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Pelagius was a British monk who lived from 360 to 418 AD.  Pelagius denied the doctrine of original sin, and believed that the fall had not deprived mankind of the will to choose good, and so fulfil the law of God.   He believed in man’s free will to choose, and argued strongly that a sinner could bring himself to God by an act of his own free will.  His beliefs earned him the condemnation of Augustine of Hippo, and at the Council of Carthage in 418 Pelagius was condemned as a heretic.  Pelagius’ doctrine of the Free Will of Man became known as Pelagianism.

‘Semi-Pelagianism’ is rampant in modern evangelicalism.  Also sometimes known as ‘syncretism’ it is the belief that God has gone to great extents to save us, and we must do the rest. Sometimes semi-Pelagian preachers will tell sinners that God has gone 99% of the way to save us, – now WE must do the additional 1%.

The problem?  Once we add anything to Christ’s finished work on the cross to save us, we add our own works, and thus negate what Christ has done for us.  The Reformed position is the opposite to Pelagianism, and is known as ‘Monergism’ – God in Christ has done everything needed for the salvation of man, who is passive in salvation.  Christ saves us, we do not choose him, or contribute anything to our salvation.

The semi-Pelagian position is both theologically and contextually incorrect.  We know that God is not capricious, or acting on a whim. God does not elect his people to salvation and then decide to unelect them!  It is about all mankind. It is telling us that his probation on this earth is limited, in that he has 120 years in which to repent before the final day of judgement comes.   So

  • Man is ‘life limited’ – our sinful condition on this earth is terminal and one day we will die and the opportunity to repent is over.
  • There will be a sudden and unexpected day when Christ shall come, and those who are outside his kingdom will be lost forever. Like in the days of Noah, they shall be marrying and giving in marriage, working and taking their leisure, and eating and drinking and laughing and singing and crying – life will be going on as usual, when without warning suddenly God will pour out his terrible wrath upon sin.  For mankind, history on this earth has ended.  No more Gospel preaching, no more believers to bring on the radio and make a mockery of, no more ‘pride’ marches…  No more time to repent. 2 Peter 3:10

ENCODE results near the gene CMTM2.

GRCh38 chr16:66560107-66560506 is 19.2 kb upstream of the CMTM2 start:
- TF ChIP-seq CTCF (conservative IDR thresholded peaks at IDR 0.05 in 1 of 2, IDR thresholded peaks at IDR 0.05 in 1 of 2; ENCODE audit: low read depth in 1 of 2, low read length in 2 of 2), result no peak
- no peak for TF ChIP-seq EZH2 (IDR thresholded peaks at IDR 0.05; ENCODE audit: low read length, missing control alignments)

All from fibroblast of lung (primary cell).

• In the context of the flood, there’s a 120 year probation. Now many commentators will say that this is the length of Noah’s ministry. Noah preached for 120 years!  Think what that must have been like, given the dreadful immorality and godlessness of those times.

Why did God allow Noah to preach for so long?  2 Peter 3:9  

Why would God commission a preacher to proclaim the Gospel to people who won’t listen? TO DEMONSTRATE HIS PATIENCE!  But we must not abuse this divine longsuffering or take it for granted. God’s patience is very great, but it does come to an end. Judgement will come. 1 Peter 3:3 

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Noah – Who was Noah?

Noah – Lesson 2.

Who was Noah?

Text:  Genesis 6:9ff

Learn about:-

Noah’s WalkGenesis 6:9 These are the generations of Noah: